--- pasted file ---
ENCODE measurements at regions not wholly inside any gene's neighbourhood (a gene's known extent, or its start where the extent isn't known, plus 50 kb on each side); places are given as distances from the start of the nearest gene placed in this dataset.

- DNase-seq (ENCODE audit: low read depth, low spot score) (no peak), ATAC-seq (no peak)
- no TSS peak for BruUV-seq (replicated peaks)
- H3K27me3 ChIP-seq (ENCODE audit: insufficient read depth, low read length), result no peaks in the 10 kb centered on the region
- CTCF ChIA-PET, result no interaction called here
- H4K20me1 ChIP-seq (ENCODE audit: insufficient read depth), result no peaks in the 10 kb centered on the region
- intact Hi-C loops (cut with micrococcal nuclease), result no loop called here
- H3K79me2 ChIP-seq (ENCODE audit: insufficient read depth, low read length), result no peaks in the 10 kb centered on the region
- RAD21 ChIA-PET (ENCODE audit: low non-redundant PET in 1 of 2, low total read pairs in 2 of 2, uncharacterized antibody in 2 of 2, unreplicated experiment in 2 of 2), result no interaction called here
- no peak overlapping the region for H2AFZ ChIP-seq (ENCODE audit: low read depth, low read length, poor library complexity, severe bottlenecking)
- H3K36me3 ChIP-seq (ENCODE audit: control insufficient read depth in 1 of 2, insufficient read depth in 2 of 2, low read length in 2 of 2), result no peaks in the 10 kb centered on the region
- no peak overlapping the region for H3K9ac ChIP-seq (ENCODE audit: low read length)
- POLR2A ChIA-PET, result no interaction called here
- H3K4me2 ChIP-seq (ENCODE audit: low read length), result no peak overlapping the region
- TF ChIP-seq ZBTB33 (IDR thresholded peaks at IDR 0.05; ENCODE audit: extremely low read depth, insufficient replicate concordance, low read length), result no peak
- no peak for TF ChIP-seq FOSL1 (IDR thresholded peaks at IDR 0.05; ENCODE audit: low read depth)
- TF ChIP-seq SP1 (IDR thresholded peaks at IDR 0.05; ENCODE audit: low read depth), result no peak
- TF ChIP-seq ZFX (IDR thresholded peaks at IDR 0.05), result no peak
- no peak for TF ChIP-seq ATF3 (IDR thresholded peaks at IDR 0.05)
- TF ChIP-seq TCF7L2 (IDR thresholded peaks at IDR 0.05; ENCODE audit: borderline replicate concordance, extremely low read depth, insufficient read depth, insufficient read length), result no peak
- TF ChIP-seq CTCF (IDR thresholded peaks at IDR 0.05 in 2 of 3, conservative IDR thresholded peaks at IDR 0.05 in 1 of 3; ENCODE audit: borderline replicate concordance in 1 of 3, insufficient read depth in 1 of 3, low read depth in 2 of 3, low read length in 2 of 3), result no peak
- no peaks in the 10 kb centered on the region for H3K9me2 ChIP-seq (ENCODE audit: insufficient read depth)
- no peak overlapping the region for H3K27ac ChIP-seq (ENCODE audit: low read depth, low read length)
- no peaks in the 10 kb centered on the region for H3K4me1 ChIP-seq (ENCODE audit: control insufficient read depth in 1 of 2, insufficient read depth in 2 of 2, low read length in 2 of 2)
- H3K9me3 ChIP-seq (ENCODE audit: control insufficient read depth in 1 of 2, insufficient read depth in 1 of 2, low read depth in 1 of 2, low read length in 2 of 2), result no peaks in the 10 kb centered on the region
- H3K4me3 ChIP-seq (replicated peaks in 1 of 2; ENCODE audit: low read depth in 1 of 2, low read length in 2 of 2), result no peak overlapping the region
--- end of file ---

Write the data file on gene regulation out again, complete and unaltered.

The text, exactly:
ENCODE measurements at regions not wholly inside any gene's neighbourhood (a gene's known extent, or its start where the extent isn't known, plus 50 kb on each side); places are given as distances from the start of the nearest gene placed in this dataset.

- DNase-seq (ENCODE audit: low read depth, low spot score) (no peak), ATAC-seq (no peak)
- no TSS peak for BruUV-seq (replicated peaks)
- H3K27me3 ChIP-seq (ENCODE audit: insufficient read depth, low read length), result no peaks in the 10 kb centered on the region
- CTCF ChIA-PET, result no interaction called here
- H4K20me1 ChIP-seq (ENCODE audit: insufficient read depth), result no peaks in the 10 kb centered on the region
- intact Hi-C loops (cut with micrococcal nuclease), result no loop called here
- H3K79me2 ChIP-seq (ENCODE audit: insufficient read depth, low read length), result no peaks in the 10 kb centered on the region
- RAD21 ChIA-PET (ENCODE audit: low non-redundant PET in 1 of 2, low total read pairs in 2 of 2, uncharacterized antibody in 2 of 2, unreplicated experiment in 2 of 2), result no interaction called here
- no peak overlapping the region for H2AFZ ChIP-seq (ENCODE audit: low read depth, low read length, poor library complexity, severe bottlenecking)
- H3K36me3 ChIP-seq (ENCODE audit: control insufficient read depth in 1 of 2, insufficient read depth in 2 of 2, low read length in 2 of 2), result no peaks in the 10 kb centered on the region
- no peak overlapping the region for H3K9ac ChIP-seq (ENCODE audit: low read length)
- POLR2A ChIA-PET, result no interaction called here
- H3K4me2 ChIP-seq (ENCODE audit: low read length), result no peak overlapping the region
- TF ChIP-seq ZBTB33 (IDR thresholded peaks at IDR 0.05; ENCODE audit: extremely low read depth, insufficient replicate concordance, low read length), result no peak
- no peak for TF ChIP-seq FOSL1 (IDR thresholded peaks at IDR 0.05; ENCODE audit: low read depth)
- TF ChIP-seq SP1 (IDR thresholded peaks at IDR 0.05; ENCODE audit: low read depth), result no peak
- TF ChIP-seq ZFX (IDR thresholded peaks at IDR 0.05), result no peak
- no peak for TF ChIP-seq ATF3 (IDR thresholded peaks at IDR 0.05)
- TF ChIP-seq TCF7L2 (IDR thresholded peaks at IDR 0.05; ENCODE audit: borderline replicate concordance, extremely low read depth, insufficient read depth, insufficient read length), result no peak
- TF ChIP-seq CTCF (IDR thresholded peaks at IDR 0.05 in 2 of 3, conservative IDR thresholded peaks at IDR 0.05 in 1 of 3; ENCODE audit: borderline replicate concordance in 1 of 3, insufficient read depth in 1 of 3, low read depth in 2 of 3, low read length in 2 of 3), result no peak
- no peaks in the 10 kb centered on the region for H3K9me2 ChIP-seq (ENCODE audit: insufficient read depth)
- no peak overlapping the region for H3K27ac ChIP-seq (ENCODE audit: low read depth, low read length)
- no peaks in the 10 kb centered on the region for H3K4me1 ChIP-seq (ENCODE audit: control insufficient read depth in 1 of 2, insufficient read depth in 2 of 2, low read length in 2 of 2)
- H3K9me3 ChIP-seq (ENCODE audit: control insufficient read depth in 1 of 2, insufficient read depth in 1 of 2, low read depth in 1 of 2, low read length in 2 of 2), result no peaks in the 10 kb centered on the region
- H3K4me3 ChIP-seq (replicated peaks in 1 of 2; ENCODE audit: low read depth in 1 of 2, low read length in 2 of 2), result no peak overlapping the region